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Trump and the Middle East: a Long Record of Personal Failure

Drawing by Nathaniel St. Clair

Many American presidents have blundered in the Middle East and the Persian Gulf, but Donald Trump’s personal involvement in the region has been particularly disastrous.  President Eisenhower introduced the CIA to the world of covert action, when he ordered the overthrow of the legitimate government of Iran in 1953.  President Reagan endorsed a U.S. troop presence in Lebanon in 1982 in order to pull Israeli chestnuts out of the fire there due to their war crimes in Beirut, offering proof to the Arab nations of Washington’s one-sided support for Israel.  President George H.W. Bush went ahead with Desert Storm in 1991 although Soviet President Gorbachev had gained a commitment from Saddam Hussein to withdraw his forces from Kuwait.  Worst of all, President George W. Bush used phony intelligence to justify an invasion of Iraq in 2003 that has created sixteen years of disarray throughout the region.

But Trump has made numerous decisions that have compromised U.S. interests in the Middle East and the Persian Gulf.  In doing so, he rarely consulted any members of his national security team or offered any explanation for his policies.  The past two years have produced a random pattern of actions that have unnecessarily rewarded the bellicose behavior of Israel and Saudi Arabia; decertified a seminal arms control treaty with Iran and then threatened war with Iran; prolonged an unwinnable military engagement in Afghanistan; and worsened an intense multi-national struggle among non-Arabs in Syria.  Trump now heads a long list of American presidents who believed that U.S. problems in the region were susceptible to a military solution.

Trump is the first president since the Six-Day War to have no interest in promoting peacemaking between the Arab nations and Israel and particularly between Palestinians and Israelis.  Ignoring the advice of an early national security team (Secretary of State Tillerson; Secretary of Defense Mattis; and national security adviser McMaster), Trump recognized Jerusalem as the capital of Israel; closed the American consulate in East Jerusalem; stopped aid to the Palestinians; closed the office of the Palestinian Authority in the United States; recognized the Golan Heights as part of Israel; and seemingly endorsed Israel’s permanent grip on the West Bank. In making one of his bankruptcy lawyers the U.S. ambassador to Israel and assigning the so-called peace process to his inexperienced son-in-law, Trump demonstrated total support for Israel’s authoritarian president, Benjamin Netanyahu, who gave up nothing in return for numerous U.S. political and diplomatic “gifts.”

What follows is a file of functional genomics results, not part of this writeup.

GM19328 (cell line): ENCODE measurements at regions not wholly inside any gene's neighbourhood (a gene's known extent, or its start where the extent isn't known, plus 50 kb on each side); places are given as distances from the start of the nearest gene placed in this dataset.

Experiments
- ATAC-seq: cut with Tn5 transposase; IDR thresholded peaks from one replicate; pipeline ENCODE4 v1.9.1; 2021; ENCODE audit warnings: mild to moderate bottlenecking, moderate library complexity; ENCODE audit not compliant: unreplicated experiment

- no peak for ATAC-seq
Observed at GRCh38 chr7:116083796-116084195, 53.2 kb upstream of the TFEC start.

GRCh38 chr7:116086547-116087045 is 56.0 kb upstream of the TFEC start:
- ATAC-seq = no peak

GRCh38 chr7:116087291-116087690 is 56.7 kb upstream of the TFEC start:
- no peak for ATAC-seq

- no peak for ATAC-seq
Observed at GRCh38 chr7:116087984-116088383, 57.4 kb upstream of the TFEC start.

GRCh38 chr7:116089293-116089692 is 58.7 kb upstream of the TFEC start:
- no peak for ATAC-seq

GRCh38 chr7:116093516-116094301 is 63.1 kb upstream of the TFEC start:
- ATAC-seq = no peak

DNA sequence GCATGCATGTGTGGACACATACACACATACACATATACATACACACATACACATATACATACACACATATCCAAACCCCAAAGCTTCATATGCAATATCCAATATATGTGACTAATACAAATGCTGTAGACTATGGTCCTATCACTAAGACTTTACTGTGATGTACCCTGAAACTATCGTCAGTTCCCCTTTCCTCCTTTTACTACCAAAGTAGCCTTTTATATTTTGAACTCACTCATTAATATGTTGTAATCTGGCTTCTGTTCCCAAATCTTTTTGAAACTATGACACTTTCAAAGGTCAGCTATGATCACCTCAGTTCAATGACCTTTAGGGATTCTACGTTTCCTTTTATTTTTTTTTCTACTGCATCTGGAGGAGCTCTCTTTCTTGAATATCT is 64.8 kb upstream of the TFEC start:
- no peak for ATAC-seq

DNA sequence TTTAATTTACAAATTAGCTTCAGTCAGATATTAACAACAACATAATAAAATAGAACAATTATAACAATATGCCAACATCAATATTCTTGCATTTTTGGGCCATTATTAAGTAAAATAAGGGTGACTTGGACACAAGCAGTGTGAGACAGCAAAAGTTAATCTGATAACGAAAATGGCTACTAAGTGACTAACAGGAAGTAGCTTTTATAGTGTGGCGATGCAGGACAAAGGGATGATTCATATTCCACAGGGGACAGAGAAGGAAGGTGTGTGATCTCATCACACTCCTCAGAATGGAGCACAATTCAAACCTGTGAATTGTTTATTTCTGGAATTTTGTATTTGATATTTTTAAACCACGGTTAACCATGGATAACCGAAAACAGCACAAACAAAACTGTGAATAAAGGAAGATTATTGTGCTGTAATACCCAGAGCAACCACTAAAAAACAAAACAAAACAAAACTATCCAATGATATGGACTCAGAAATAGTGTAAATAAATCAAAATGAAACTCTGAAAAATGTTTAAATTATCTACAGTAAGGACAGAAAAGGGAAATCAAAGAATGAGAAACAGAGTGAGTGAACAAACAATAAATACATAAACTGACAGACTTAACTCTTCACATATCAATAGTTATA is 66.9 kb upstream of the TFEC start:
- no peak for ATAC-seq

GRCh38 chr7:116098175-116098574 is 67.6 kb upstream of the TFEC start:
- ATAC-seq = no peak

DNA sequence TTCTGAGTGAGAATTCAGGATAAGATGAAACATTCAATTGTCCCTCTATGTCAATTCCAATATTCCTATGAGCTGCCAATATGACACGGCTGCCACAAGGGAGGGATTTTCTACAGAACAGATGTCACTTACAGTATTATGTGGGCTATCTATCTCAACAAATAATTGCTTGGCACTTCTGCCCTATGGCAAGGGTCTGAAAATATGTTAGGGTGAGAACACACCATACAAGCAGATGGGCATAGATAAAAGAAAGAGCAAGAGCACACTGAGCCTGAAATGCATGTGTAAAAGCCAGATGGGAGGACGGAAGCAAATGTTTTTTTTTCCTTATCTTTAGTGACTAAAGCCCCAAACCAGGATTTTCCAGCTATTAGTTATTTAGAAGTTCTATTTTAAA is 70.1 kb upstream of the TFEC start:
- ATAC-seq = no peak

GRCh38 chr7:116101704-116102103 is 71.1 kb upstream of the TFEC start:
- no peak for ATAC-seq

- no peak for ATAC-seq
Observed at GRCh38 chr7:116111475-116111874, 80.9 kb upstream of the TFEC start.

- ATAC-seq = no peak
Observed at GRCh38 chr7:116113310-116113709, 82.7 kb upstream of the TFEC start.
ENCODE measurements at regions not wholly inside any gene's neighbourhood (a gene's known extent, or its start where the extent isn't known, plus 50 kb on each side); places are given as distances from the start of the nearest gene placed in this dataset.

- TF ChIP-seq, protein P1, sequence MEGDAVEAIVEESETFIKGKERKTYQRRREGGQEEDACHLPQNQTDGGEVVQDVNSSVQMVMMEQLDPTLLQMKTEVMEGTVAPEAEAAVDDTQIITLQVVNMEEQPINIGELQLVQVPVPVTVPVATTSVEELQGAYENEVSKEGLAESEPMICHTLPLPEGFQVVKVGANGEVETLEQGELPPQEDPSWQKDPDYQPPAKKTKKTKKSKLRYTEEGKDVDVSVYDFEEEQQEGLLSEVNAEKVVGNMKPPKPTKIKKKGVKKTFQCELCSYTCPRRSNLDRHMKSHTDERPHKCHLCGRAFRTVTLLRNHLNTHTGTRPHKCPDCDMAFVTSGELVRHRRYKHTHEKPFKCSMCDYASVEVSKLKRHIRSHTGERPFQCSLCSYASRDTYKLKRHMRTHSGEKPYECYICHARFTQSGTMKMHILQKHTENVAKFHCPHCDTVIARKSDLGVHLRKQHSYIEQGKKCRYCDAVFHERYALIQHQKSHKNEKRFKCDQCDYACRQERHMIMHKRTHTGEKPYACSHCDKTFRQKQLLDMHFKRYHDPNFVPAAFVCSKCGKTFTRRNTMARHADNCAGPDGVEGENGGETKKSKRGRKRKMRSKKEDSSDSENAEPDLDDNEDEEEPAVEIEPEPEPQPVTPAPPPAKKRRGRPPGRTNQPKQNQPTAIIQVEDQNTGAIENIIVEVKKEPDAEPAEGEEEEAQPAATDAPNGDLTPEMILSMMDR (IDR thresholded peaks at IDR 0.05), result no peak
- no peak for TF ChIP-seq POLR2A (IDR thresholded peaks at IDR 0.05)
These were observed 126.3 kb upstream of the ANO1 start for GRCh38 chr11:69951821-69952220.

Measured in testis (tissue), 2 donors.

Trump’s support for Saudi Crown Prince Mohammad bin Salman’s criminal behavior in the Yemeni civil war and MbS’s authorization of the sadistic killing of dissident Saudi journalist Jamal Khashoggi at least drew some opposition from a Republican-led Senate that has largely ignored the president’s aberrant behavior elsewhere.  In December 2018, the Senate unanimously passed a resolution that censored the Saudi killing of Khashoggi, and in April 2019, a bipartisan bill cited the War Powers Act of 1973 to call for an end to U.S. military support for the Saudi air campaign in Yemen.  There have been decades of one-sided U.S. support for Saudi Arabia, but Trump has gone overboard in ignoring the Kingdom’s unconscionable actions.

Trump made an unusual roll of the diplomatic dice in a phone call with Turkish President Recep Tayyip Erdogan in December 2018, when he abruptly offered to withdraw 2,200 U.S. troops from Syria (as well as 7,000 troops from Afghanistan that would halve the U.S. presence there).  This maneuver not only shocked various capitals in Europe as well as in the affected region, but it created great turbulence in Washington where there had been no warning given whatsoever.  Secretary of Defense James Mattis, considered the only adult left in the national security arena, quickly resigned, although Trump told a cabinet meeting two weeks later that he “fired” Mattis.  Brett McGurk, the special presidential envoy to the coalition fighting the Islamic State, also resigned in protest.  Five months later, the U.S. troops remain in place as the new “war cabinet,” led by national security adviser John Bolton and Secretary of State Mike Pompeo simply ignored the presidential directive.